Tomorrow night (6/12) at the Swinging 60’s Senior Center (211 Ainslie St), our local Community Board 1 will be having its monthly meeting from 6pm-8:30pm. If you cannot attend in person, you can live stream the meeting on PBS Thirteen’s YouTube channel. The meetings are open to all, and a range of topics will be discussed, including: Continue reading
As we mentioned last month, the regular CB1 meetings are a great opportunity to support our local community (or at least know what the hell’s going on around here) from the comfort of your own couch—so make some popcorn, throw back a few beers and throw on the livestream. Between committed neighborhood busy-bodies, awkward and often inane comments from the peanut gallery, and Dealice Fuller’s formidable facial expressions, the CB1 meetings are thoroughly entertaining. You can watch last night’s meeting (11/14) in full, here on YouTube. The agenda can be viewed as a PDF here. The next CB1 meeting will be held on December 5th at the Swingin’ 60s Senior Center (211 Ainslie Street) at 6pm, and will also be livestreamed via Thirteen.
Here are the highlights:
- Neighbors are concerned that the crowds from Painting Lounge (309 Roebling Street) could be a boon for “drug peddling and mayhem,” and that perhaps applying for a liquor license is a clever way for the humble-seeming business to disguise its true motive of actually operating as a bar. Others brought up that there are already two liquor stores nearby, and, citing prohibition, questioned whether the community is being too harsh: “Is this 2017 or is this 1917?” And:“Am I in some lala land where this quiet little place where women come and paint is the thing that’s gonna wreck a whole community?” A motion was passed to recommend denial on the lounge’s application for a beer and wine license.
- The question was brought up and not resolved… Should CB1 be recommending name changes to businesses with potentially offensive names? Xixa (241 S 4th St) is Yiddish for a non-Jewish woman, Traif (229 S 4th St) refers to non-Kosher food, and now there’s Greenpoint newcomer Ramen Mafia (opening at 208 Franklin Street).
Dealice Fuller is the Sassiest Woman in North Brooklyn, and Other Notes From Last Night’s CB1 Meeting
The monthly Community Board 1 meetings are highly entertaining if you have even a passing interest in local goings-on, and as we’ve previously reported, if you don’t want to attend in person you can watch them from the comfort of your own home livestreamed via public channel Thirteen on YouTube. At the meetings, you get to find out who’s applying for liquor licenses, which block association has beef with which developer, and watch bright-eyed millenials with new business ideas get torn a new one (pass the popcorn). One of the most enjoyable parts of watching the livestream of the CB1 meeting is the closeups on chairperson Dealice Fuller’s face—this woman does not play. She’s badass and amazing. You can watch last night’s meeting in full here.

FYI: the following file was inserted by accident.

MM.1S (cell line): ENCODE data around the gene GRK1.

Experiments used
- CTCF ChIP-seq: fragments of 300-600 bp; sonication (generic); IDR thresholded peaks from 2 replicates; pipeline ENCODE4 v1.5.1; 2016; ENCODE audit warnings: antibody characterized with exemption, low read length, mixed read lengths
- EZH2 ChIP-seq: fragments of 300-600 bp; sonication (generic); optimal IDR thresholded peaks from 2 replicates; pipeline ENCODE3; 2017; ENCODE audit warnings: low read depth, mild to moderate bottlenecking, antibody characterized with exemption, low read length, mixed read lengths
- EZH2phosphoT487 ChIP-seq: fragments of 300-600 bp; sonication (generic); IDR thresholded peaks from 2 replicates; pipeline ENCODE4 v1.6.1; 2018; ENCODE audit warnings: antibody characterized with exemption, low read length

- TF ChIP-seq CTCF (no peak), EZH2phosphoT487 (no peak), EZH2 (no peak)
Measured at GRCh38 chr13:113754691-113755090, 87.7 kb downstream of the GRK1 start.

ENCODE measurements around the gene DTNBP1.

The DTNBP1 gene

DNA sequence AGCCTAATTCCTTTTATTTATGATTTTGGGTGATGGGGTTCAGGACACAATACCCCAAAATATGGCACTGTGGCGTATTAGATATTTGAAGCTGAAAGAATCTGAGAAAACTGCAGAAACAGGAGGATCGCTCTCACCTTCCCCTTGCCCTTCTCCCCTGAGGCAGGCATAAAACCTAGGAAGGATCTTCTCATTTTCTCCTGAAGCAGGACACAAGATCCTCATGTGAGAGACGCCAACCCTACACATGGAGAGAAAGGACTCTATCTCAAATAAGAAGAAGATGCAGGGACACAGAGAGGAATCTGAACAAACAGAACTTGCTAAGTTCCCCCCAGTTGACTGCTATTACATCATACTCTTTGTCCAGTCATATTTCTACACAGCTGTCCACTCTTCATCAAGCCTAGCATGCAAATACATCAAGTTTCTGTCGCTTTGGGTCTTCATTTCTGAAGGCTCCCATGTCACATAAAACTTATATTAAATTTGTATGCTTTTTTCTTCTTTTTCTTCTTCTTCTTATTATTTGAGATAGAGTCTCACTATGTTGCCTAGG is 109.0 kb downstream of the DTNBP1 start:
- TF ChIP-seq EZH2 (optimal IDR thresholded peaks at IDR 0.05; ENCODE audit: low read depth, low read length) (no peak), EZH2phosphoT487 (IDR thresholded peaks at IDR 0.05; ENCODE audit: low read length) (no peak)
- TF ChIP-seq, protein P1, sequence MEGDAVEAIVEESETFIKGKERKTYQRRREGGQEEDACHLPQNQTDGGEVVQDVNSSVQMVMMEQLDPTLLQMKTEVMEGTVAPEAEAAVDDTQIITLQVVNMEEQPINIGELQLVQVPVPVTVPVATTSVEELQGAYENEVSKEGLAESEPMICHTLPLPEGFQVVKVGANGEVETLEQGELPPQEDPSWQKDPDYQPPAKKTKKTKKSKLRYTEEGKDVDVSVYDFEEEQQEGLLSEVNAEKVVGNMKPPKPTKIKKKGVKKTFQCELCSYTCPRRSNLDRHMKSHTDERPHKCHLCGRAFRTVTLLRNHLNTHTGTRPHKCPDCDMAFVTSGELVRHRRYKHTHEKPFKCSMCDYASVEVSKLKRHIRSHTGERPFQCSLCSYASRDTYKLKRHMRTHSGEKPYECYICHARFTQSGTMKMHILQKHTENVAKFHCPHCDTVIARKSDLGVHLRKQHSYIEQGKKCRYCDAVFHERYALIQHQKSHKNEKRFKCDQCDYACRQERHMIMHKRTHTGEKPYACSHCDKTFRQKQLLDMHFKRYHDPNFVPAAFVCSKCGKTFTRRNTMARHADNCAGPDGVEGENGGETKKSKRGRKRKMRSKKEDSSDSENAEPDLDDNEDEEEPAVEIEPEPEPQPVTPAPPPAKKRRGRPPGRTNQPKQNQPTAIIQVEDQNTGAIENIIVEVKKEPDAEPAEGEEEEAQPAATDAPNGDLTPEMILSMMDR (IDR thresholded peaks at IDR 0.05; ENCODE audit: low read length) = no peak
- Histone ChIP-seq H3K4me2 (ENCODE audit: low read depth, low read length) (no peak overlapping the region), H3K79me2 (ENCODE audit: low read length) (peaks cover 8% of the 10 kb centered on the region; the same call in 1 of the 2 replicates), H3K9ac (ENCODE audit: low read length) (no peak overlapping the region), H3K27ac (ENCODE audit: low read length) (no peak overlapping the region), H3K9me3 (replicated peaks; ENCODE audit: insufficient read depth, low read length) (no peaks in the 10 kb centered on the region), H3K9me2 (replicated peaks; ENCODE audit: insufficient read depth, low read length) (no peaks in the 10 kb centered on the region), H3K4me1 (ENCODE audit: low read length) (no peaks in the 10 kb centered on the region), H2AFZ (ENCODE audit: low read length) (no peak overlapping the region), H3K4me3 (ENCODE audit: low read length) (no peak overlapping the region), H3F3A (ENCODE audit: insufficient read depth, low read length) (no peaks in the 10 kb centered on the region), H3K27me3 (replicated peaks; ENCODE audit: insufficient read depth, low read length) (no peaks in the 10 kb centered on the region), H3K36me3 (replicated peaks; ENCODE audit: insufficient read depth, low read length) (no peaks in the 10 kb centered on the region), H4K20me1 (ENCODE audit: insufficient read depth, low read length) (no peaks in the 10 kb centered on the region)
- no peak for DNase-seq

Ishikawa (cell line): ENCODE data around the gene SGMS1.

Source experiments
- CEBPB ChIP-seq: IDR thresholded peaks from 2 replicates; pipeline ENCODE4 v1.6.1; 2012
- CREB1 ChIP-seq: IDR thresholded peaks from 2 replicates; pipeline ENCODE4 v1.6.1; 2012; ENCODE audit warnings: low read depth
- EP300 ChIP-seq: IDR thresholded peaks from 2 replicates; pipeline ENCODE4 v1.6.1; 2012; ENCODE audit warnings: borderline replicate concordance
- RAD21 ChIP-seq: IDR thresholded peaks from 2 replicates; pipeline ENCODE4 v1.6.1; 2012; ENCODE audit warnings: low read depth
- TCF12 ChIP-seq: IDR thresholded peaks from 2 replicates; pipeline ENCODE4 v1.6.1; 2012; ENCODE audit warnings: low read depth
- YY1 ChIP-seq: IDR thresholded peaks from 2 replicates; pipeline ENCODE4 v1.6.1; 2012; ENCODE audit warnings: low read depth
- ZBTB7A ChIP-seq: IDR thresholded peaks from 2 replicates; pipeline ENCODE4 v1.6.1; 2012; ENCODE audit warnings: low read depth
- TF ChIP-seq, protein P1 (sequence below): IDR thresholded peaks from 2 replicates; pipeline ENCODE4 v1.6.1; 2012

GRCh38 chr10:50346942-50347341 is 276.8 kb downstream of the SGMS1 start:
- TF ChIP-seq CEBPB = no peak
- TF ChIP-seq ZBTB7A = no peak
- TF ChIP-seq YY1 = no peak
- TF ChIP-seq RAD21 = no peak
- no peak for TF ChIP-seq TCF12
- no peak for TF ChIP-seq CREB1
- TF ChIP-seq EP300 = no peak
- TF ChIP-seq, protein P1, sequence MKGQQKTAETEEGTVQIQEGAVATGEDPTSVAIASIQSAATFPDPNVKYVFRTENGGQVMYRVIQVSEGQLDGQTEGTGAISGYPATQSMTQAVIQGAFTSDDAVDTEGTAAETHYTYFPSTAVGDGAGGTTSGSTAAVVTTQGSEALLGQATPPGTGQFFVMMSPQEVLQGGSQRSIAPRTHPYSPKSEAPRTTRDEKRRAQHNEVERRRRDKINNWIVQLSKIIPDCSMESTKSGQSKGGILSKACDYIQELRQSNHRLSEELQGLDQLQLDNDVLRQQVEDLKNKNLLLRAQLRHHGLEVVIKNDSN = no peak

Here are the highlights from last night’s meeting (which ran over by about an hour):
This could get confusing… Stephen Levin and Stephen Pierson are going head to head at the Polish Slavic Center (176 Java St) tonight, Wednesday August 21, 2013 (7-8:30pm) for an epic STEPHEN VS. STEPHEN showdown.
FYI – Stephen Levin is our Council Member for the City Council District 33 (since 2009), which covers Greenpoint, Brooklyn Heights, Dumbo, Boerum Hill, and parts of Williamsburg and Bed Stuy. His interests include transportation safety, education initiatives, and fighting against the effects of lead poisoning (he started his career by running a program for children with lead poisoning in Bushwick).
But Stephen L might have some serious competition from Stephen P, who is getting a lot of buzz lately for being young, hip and according to the NY Times, expertly dressed. Times reporter, Gina Bellafonte, wrote back in April, that Pierson “looks like modern Brooklyn.” What does modern Brooklyn look like?
When I met him for breakfast last week he was wearing low-slung skinny jeans, untied desert boots and a snug wool coat and carried with him another accessory of the moment — his 2-year-old daughter’s lunch. To support himself several years ago while he was writing a novel, he started to play poker and turned out to have a talent for it.
So this guy has written a novel, fathered a 2-year old daughter (so trendy right now), and wears tailored wool? But, wait, there’s more. He also started an art and literary magazine called Canteen, featuring contributors with tattoos (thanks NY Times, for pointing that out). AND he developed Canteen Arts, an after-school program for teens in Harlem. Conclusion? He’d do really well on eHarmony.
The two Stephens have a lot in common. They both went to Brown. They’re both in their 30’s. They’re both liberal Democrats. And they’re both incredibly white in appearance.